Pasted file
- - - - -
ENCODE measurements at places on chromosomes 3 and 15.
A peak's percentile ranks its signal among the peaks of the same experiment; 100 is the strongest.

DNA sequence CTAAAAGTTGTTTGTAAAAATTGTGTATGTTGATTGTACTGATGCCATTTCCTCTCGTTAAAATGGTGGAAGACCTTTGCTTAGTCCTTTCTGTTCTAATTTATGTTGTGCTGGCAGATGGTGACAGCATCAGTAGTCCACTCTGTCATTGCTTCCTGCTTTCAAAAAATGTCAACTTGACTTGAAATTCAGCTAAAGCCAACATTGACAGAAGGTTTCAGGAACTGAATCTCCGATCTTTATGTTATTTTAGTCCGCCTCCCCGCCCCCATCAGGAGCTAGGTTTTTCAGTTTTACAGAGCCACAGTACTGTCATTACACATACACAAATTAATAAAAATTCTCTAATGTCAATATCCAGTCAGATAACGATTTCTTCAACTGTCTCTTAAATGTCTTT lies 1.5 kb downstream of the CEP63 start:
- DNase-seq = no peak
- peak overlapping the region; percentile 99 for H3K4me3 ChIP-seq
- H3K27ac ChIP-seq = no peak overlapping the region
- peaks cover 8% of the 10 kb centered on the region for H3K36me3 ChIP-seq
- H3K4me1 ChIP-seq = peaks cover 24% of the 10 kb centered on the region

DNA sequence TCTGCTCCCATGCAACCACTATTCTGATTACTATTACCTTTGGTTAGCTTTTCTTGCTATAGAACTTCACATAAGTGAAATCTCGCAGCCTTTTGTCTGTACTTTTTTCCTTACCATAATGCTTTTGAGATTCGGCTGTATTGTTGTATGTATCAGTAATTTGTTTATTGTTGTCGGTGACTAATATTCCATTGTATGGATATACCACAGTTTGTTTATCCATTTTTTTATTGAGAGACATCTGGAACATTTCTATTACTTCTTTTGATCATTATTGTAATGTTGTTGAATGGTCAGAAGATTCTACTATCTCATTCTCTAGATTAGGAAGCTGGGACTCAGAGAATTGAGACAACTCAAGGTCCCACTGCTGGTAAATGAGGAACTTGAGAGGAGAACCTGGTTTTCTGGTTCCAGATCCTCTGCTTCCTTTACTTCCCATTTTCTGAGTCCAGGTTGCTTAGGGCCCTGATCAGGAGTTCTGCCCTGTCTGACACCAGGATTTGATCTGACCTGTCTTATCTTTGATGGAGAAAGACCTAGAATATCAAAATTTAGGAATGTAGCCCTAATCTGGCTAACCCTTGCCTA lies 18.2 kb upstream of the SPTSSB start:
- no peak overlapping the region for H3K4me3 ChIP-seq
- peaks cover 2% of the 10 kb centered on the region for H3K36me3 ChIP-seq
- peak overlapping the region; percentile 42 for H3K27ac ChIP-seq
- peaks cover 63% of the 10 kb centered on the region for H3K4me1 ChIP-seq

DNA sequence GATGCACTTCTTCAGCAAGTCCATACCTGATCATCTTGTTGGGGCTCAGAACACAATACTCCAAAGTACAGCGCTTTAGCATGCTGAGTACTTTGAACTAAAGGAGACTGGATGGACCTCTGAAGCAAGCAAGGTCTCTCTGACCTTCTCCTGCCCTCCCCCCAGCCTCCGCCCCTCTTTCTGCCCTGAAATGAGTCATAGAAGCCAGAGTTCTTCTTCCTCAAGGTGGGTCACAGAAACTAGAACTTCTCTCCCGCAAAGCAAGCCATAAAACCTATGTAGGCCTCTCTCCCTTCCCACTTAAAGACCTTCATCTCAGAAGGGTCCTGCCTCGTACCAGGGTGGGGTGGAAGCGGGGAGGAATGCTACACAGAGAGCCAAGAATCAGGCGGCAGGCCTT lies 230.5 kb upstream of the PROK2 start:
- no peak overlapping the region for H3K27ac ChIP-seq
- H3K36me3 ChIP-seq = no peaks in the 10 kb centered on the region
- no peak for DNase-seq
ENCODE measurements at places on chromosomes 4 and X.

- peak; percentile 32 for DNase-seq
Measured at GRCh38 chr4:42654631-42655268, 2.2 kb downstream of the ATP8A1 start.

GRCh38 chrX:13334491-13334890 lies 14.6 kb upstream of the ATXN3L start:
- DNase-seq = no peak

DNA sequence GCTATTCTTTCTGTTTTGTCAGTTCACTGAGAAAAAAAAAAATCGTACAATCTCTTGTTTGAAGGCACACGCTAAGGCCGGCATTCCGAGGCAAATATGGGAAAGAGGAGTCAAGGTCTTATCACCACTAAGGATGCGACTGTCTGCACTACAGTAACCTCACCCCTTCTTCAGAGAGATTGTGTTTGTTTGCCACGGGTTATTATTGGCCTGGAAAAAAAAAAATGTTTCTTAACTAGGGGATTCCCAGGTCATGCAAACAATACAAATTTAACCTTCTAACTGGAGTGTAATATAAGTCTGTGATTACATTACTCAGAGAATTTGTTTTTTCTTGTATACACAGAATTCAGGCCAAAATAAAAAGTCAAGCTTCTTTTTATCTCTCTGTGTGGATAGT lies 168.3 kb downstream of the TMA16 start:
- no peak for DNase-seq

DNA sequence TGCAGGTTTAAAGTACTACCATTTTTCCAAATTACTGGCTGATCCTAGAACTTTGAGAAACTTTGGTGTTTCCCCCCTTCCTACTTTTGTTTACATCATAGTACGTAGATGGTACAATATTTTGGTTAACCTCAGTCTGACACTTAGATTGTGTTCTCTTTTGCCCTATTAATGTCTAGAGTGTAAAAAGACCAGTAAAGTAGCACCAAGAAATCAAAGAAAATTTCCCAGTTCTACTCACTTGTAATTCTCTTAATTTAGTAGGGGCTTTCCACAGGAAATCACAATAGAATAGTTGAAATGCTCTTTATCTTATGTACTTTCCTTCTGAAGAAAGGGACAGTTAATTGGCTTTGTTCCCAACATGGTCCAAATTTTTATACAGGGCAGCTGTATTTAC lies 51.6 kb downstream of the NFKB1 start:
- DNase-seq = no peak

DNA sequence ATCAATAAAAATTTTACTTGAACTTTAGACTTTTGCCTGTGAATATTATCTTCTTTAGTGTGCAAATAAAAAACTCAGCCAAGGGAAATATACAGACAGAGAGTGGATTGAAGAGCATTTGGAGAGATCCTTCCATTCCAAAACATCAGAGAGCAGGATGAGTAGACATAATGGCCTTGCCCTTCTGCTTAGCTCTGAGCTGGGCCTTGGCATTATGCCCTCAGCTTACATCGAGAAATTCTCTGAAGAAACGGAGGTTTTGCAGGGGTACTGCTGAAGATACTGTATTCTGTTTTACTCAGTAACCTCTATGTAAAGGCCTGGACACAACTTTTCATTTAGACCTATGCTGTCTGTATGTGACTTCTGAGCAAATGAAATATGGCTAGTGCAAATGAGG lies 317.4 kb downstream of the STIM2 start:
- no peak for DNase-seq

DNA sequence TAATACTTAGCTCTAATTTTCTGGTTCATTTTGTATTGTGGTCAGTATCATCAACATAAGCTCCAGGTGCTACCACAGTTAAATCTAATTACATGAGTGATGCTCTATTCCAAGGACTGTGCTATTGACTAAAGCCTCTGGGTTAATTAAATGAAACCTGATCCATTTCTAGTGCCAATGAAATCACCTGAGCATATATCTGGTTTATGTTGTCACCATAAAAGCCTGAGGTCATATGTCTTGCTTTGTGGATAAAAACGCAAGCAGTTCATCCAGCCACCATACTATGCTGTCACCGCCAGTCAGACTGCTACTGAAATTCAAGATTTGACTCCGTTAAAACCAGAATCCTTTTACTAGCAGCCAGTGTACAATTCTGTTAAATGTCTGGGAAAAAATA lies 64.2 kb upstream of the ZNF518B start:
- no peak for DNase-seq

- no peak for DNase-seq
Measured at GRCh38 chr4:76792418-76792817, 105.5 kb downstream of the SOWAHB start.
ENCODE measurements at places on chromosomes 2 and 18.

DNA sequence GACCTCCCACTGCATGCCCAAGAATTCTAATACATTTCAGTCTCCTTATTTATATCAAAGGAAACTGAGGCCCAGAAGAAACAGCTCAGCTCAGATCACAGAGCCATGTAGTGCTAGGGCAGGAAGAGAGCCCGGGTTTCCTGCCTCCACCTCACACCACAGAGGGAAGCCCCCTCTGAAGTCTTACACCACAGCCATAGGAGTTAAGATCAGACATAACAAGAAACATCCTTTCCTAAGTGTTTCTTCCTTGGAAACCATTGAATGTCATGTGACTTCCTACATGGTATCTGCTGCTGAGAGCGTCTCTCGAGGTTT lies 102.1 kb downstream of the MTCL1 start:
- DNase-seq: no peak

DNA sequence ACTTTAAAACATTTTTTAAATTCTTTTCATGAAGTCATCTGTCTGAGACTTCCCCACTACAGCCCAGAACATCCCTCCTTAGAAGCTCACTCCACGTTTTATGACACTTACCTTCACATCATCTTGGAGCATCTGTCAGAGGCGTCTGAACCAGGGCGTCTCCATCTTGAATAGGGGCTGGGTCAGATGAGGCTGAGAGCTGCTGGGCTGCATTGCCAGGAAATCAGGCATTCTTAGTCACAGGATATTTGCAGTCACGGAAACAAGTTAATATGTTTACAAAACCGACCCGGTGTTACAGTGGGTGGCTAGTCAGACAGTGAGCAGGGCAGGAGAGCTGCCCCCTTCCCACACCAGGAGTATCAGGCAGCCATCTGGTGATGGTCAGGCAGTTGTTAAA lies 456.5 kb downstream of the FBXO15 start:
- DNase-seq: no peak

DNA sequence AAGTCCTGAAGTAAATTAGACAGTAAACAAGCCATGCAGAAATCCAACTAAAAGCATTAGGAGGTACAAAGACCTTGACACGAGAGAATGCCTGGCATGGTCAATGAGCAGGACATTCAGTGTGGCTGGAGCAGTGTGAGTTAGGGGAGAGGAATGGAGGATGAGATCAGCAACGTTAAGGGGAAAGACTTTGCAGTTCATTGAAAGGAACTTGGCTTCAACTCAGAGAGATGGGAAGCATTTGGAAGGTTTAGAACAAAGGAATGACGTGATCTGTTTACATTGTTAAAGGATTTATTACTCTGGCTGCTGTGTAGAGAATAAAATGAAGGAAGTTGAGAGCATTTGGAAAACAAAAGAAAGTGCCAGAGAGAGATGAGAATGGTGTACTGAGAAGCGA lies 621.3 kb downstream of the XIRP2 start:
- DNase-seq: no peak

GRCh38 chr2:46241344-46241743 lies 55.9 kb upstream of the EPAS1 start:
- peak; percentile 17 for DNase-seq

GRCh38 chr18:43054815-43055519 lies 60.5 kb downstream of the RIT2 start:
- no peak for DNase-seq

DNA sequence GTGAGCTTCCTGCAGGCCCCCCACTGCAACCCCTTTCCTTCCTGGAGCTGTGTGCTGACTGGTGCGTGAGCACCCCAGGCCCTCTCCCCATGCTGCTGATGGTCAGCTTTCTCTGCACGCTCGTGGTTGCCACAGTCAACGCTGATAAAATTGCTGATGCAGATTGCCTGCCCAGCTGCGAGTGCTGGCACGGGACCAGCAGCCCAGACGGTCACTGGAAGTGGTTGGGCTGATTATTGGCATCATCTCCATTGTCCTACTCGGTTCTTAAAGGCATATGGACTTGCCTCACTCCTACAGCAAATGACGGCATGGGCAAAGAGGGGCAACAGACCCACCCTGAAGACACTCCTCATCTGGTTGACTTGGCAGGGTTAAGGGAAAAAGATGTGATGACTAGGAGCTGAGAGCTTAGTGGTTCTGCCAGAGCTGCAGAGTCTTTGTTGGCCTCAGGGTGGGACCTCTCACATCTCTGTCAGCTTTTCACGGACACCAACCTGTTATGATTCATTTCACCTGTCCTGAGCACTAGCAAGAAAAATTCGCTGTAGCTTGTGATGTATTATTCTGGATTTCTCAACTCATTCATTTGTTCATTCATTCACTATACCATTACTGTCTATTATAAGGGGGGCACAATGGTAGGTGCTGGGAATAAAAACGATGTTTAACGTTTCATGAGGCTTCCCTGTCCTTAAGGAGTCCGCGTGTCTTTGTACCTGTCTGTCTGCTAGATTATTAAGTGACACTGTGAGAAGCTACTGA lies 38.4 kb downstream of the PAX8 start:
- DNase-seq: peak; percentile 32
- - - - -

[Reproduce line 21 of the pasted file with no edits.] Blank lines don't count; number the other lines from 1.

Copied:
GRCh38 chrX:13334491-13334890 lies 14.6 kb upstream of the ATXN3L start: